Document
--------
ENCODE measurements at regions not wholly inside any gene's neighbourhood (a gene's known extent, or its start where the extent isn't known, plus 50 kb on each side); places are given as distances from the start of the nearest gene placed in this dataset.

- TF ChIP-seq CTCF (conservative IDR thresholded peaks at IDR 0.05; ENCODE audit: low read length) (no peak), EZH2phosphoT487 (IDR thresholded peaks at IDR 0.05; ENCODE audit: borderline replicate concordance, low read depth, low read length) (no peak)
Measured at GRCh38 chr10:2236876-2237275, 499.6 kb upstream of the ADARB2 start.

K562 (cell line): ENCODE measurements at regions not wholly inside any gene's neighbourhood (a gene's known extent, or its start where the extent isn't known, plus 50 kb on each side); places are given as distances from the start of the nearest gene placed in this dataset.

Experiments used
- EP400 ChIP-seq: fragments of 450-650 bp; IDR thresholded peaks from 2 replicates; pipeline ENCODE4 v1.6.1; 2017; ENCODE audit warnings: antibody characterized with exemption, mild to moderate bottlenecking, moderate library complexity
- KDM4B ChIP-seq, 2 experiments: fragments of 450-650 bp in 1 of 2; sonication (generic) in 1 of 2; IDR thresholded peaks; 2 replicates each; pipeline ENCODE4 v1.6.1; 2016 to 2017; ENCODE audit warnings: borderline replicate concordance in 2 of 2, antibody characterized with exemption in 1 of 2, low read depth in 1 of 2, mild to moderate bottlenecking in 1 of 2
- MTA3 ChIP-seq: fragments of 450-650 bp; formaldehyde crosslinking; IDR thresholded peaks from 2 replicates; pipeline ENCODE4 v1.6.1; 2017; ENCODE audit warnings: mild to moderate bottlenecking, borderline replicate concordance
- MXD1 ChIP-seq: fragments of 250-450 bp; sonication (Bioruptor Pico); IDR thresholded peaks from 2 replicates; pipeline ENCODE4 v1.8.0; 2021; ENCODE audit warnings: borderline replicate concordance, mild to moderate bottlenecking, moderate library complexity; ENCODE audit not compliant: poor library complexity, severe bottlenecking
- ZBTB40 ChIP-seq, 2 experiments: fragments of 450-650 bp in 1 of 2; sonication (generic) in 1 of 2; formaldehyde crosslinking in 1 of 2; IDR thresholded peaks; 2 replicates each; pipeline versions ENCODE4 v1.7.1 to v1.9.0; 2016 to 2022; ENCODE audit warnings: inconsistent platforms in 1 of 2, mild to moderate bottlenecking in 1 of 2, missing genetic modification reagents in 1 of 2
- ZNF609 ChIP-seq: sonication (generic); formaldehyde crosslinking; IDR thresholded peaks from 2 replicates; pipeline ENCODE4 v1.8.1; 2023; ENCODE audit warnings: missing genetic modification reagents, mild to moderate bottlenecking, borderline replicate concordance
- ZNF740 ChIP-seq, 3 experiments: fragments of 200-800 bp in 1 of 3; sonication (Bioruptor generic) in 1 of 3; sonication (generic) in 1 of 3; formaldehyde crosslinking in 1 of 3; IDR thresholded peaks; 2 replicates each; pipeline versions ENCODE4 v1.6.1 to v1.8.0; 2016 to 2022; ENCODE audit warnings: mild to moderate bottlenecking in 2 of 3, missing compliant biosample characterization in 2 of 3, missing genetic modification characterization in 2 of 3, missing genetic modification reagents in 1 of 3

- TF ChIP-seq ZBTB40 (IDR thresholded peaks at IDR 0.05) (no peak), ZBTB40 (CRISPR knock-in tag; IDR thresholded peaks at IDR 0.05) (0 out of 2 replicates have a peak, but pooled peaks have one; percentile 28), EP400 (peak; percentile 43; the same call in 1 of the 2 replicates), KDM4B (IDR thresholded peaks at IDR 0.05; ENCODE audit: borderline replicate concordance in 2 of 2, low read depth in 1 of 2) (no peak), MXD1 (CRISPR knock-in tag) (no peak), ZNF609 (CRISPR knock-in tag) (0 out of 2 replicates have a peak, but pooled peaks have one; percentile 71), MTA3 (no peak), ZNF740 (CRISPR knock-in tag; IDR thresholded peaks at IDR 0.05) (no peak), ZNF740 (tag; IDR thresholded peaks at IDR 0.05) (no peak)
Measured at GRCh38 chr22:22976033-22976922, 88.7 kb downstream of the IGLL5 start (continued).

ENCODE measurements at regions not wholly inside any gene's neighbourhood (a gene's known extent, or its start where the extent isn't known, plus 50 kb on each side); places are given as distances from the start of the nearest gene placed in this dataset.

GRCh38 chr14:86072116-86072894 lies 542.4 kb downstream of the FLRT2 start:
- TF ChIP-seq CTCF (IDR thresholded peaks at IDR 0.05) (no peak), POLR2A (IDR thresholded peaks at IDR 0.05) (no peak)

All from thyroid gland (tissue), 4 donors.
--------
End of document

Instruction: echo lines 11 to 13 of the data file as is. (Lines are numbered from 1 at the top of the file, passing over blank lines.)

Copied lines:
- ZNF609 ChIP-seq: sonication (generic); formaldehyde crosslinking; IDR thresholded peaks from 2 replicates; pipeline ENCODE4 v1.8.1; 2023; ENCODE audit warnings: missing genetic modification reagents, mild to moderate bottlenecking, borderline replicate concordance
- ZNF740 ChIP-seq, 3 experiments: fragments of 200-800 bp in 1 of 3; sonication (Bioruptor generic) in 1 of 3; sonication (generic) in 1 of 3; formaldehyde crosslinking in 1 of 3; IDR thresholded peaks; 2 replicates each; pipeline versions ENCODE4 v1.6.1 to v1.8.0; 2016 to 2022; ENCODE audit warnings: mild to moderate bottlenecking in 2 of 3, missing compliant biosample characterization in 2 of 3, missing genetic modification characterization in 2 of 3, missing genetic modification reagents in 1 of 3

- TF ChIP-seq ZBTB40 (IDR thresholded peaks at IDR 0.05) (no peak), ZBTB40 (CRISPR knock-in tag; IDR thresholded peaks at IDR 0.05) (0 out of 2 replicates have a peak, but pooled peaks have one; percentile 28), EP400 (peak; percentile 43; the same call in 1 of the 2 replicates), KDM4B (IDR thresholded peaks at IDR 0.05; ENCODE audit: borderline replicate concordance in 2 of 2, low read depth in 1 of 2) (no peak), MXD1 (CRISPR knock-in tag) (no peak), ZNF609 (CRISPR knock-in tag) (0 out of 2 replicates have a peak, but pooled peaks have one; percentile 71), MTA3 (no peak), ZNF740 (CRISPR knock-in tag; IDR thresholded peaks at IDR 0.05) (no peak), ZNF740 (tag; IDR thresholded peaks at IDR 0.05) (no peak)